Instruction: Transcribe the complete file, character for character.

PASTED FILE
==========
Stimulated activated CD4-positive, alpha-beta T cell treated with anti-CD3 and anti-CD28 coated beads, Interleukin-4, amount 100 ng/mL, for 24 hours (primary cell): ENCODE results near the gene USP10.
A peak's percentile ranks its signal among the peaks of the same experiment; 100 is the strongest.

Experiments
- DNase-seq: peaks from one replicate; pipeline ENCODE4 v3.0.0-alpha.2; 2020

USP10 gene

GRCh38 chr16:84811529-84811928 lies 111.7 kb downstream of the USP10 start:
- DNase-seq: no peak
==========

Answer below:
Stimulated activated CD4-positive, alpha-beta T cell treated with anti-CD3 and anti-CD28 coated beads, Interleukin-4, amount 100 ng/mL, for 24 hours (primary cell): ENCODE results near the gene USP10.
A peak's percentile ranks its signal among the peaks of the same experiment; 100 is the strongest.

Experiments
- DNase-seq: peaks from one replicate; pipeline ENCODE4 v3.0.0-alpha.2; 2020

USP10 gene

GRCh38 chr16:84811529-84811928 lies 111.7 kb downstream of the USP10 start:
- DNase-seq: no peak